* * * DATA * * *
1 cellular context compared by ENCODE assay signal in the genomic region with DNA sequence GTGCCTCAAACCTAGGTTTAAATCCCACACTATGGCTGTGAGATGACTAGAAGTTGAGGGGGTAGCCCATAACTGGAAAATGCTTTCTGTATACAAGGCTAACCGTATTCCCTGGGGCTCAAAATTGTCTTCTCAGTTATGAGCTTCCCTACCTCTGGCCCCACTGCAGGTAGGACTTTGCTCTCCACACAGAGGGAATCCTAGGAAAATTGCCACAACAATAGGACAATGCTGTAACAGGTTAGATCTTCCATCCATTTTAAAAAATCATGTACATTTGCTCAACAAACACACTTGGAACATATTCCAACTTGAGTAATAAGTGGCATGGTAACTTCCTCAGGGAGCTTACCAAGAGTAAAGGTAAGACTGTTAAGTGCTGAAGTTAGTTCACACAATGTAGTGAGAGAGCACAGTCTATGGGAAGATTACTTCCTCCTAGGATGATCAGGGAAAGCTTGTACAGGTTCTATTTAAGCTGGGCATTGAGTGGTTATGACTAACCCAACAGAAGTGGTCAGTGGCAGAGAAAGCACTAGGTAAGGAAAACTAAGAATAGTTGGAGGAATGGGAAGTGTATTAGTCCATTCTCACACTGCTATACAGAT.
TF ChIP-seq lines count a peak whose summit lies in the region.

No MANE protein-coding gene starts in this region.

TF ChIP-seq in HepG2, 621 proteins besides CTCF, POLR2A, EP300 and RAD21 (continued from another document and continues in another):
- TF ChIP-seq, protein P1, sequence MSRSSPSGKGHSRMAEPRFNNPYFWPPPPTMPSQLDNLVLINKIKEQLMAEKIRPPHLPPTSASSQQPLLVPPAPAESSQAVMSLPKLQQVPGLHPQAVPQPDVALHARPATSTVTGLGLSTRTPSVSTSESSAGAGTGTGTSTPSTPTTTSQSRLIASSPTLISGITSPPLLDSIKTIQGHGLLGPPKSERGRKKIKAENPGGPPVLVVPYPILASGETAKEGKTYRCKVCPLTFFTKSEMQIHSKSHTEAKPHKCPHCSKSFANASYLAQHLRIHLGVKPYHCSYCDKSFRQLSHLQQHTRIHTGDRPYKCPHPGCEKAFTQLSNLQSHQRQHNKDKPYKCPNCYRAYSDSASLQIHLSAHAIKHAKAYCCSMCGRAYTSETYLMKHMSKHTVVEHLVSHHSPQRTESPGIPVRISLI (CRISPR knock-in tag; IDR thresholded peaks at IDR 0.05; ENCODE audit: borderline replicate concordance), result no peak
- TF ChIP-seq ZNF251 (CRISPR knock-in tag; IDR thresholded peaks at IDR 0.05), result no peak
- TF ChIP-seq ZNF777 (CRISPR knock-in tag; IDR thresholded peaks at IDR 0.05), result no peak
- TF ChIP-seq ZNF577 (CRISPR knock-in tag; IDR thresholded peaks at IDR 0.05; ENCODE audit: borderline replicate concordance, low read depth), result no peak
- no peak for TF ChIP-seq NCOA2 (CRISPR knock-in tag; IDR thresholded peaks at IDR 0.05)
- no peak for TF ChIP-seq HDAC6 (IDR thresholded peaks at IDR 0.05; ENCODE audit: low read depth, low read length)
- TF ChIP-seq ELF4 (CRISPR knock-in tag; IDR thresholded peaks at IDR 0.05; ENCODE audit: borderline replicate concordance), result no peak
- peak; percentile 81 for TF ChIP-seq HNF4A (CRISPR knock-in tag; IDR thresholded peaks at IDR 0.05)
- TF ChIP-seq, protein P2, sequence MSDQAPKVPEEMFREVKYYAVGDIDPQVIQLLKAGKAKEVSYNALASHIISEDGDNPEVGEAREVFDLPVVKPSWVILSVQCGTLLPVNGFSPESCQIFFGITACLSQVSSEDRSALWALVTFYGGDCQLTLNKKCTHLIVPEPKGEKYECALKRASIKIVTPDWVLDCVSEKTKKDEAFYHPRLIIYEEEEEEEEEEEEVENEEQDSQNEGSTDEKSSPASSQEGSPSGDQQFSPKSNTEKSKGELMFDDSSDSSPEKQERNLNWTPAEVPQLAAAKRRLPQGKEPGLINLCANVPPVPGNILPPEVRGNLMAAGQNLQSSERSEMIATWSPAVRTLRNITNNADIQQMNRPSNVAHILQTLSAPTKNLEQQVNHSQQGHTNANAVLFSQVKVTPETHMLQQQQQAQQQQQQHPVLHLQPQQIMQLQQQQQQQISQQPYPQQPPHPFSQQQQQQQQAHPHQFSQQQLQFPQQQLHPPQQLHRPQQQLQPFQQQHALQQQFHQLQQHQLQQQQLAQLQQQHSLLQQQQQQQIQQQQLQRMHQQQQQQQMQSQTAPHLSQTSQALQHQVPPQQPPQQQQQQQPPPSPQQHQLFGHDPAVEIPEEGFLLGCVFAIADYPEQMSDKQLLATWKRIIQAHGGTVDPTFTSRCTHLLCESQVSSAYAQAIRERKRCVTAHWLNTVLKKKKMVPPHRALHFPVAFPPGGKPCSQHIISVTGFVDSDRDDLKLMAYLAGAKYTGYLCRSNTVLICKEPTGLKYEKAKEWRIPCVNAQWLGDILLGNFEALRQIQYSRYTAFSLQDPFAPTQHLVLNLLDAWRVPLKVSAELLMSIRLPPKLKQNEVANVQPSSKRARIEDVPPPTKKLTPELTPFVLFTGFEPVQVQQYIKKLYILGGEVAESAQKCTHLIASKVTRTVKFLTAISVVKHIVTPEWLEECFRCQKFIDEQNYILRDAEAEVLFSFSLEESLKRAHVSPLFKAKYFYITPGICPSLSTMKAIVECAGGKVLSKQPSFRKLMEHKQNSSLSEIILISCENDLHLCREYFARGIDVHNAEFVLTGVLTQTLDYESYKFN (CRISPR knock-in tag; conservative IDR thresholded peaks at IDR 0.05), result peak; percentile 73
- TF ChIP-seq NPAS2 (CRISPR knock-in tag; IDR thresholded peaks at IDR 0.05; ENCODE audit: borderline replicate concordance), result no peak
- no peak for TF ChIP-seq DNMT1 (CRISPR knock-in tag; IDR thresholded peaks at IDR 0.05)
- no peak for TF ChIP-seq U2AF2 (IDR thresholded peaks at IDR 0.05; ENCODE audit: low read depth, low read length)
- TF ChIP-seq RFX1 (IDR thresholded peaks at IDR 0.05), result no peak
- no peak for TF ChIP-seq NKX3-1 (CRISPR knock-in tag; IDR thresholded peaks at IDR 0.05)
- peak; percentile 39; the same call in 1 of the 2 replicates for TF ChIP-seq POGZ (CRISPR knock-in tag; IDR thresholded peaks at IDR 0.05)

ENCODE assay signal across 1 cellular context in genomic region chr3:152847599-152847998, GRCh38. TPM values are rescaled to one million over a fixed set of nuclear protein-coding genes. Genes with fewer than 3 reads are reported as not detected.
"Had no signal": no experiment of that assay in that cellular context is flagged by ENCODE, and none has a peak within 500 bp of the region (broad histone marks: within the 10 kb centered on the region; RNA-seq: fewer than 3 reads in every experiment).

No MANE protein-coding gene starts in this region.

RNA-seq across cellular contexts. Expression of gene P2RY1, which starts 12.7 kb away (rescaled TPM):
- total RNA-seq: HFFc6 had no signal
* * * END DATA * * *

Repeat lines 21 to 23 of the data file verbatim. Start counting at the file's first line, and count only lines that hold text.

"Had no signal": no experiment of that assay in that cellular context is flagged by ENCODE, and none has a peak within 500 bp of the region (broad histone marks: within the 10 kb centered on the region; RNA-seq: fewer than 3 reads in every experiment).

No MANE protein-coding gene starts in this region.

RNA-seq across cellular contexts. Expression of gene P2RY1, which starts 12.7 kb away (rescaled TPM):